Facebook earnings hit record, despite Russia probe
Noah Berger / AP
Facebook continued to beat investor expectations on revenue, profit, user growth and advertising growth Thursday, despite facing one of its toughest PR quarters as a company, with probes into Russian meddling into the election on its platform a topic of national conversation.
Why it matters: Their business is exploding despite the Russia hype and concerns earlier this year about ad load slowing due to News Feed saturation.
By the numbers:
- Revenue: $10.3 billion, up 47% from $7.01 billion last year, beating Wall Street estimates of $9.84 billion
- EPS: $1.59, up 77% from $0.90 in 2016, beating beating estimates of $1.28.
- Advertising: $10.1 billion, up 49% from $6.82 billion last year, beating estimates of $9.71B.
- Mobile Advertising: ~88% of advertising revenue for the third quarter of 2017, up from ~84% of advertising revenue in the third quarter of 2016
- Users:Daily Active Users (DAUs) 1.37 billion on average for September 2017, up 16% year-over-yearMonthly Active Users (MAUs) were 2.07 billion as of September 30, 2017, up 16% year-over-year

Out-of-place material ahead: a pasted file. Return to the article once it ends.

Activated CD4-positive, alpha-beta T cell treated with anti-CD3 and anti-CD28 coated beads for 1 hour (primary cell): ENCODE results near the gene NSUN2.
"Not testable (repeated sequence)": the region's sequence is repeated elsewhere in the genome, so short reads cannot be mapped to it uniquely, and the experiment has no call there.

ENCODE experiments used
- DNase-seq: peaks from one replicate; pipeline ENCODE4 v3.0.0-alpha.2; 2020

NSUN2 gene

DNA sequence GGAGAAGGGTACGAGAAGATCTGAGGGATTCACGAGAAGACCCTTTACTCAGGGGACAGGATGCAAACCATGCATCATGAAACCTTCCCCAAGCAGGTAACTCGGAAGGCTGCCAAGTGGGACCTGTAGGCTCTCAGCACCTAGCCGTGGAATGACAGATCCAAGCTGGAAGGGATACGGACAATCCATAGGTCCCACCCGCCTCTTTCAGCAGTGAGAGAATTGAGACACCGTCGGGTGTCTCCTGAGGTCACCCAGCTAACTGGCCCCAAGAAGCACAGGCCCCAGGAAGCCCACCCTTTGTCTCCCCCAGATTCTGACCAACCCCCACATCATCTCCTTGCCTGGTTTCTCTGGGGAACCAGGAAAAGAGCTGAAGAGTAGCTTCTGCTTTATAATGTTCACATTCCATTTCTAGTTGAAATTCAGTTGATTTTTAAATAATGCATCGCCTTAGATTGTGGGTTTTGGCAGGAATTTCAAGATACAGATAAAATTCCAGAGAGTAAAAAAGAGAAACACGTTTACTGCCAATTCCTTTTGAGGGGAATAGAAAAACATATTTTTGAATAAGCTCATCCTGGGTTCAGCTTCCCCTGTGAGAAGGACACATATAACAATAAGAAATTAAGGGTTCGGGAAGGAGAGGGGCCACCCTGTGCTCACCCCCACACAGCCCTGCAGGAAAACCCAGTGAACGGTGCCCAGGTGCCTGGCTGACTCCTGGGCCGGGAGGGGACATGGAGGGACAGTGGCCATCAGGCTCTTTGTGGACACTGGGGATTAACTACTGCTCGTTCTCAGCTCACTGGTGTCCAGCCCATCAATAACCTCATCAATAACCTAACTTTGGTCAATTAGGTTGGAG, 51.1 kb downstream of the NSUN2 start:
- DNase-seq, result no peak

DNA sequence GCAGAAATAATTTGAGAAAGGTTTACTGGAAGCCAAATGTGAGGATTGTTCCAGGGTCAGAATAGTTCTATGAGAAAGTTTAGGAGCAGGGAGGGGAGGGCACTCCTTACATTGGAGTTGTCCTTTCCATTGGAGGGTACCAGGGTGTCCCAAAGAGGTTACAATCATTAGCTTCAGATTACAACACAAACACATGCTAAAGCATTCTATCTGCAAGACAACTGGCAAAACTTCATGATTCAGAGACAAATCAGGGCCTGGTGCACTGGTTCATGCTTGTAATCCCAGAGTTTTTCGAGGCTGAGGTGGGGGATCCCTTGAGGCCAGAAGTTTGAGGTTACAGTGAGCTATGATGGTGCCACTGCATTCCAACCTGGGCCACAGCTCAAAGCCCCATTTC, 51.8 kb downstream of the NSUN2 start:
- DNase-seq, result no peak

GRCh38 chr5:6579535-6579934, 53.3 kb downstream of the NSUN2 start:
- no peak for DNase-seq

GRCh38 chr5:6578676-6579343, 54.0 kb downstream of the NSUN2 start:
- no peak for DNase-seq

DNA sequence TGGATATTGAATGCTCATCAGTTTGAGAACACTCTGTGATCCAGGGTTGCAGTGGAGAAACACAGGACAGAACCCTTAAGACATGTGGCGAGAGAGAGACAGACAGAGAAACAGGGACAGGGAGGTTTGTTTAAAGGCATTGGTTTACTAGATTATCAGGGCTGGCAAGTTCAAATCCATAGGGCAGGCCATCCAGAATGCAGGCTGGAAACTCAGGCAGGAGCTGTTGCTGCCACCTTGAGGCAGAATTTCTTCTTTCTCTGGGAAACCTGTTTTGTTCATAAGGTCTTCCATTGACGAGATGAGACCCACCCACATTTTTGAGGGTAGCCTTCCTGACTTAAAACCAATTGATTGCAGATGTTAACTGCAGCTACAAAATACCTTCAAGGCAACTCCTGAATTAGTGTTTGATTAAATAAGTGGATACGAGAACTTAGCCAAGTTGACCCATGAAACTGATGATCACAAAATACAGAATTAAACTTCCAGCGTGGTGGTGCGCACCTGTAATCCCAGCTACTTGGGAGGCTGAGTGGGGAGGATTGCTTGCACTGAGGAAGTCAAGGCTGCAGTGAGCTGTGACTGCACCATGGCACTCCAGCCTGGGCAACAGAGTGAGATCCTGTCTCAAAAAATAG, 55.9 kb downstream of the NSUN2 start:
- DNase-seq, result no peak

Spotlight on Russia and transparency: Executives also made sure to spotlight how seriously the company is taking the issue of Russian abuse of ads and free speech on its platform.
- "Our community continues to grow and our business is doing well," said CEO Mark Zuckerberg. "We're serious about preventing abuse on our platforms. We're investing so much in security that it will impact our profitability. Protecting our community is more important than maximizing our profits."
- COO Sheryl Sandberg said the company was committed to getting this right and that while it is working with Congress on new ad requirements, it won't be "waiting for legislation" to take action.
- Zuckerberg said it's Facebook's responsibility to users and "society overall" to combat fake news, bullying and hate speech on the platform. To combat those "hard problems," Zuckerberg says Facebook will invest upfront in double the amount of people to review content and ads (bringing the total to 20,000), and more technology like artificial intelligence to weed out and monitor bad content.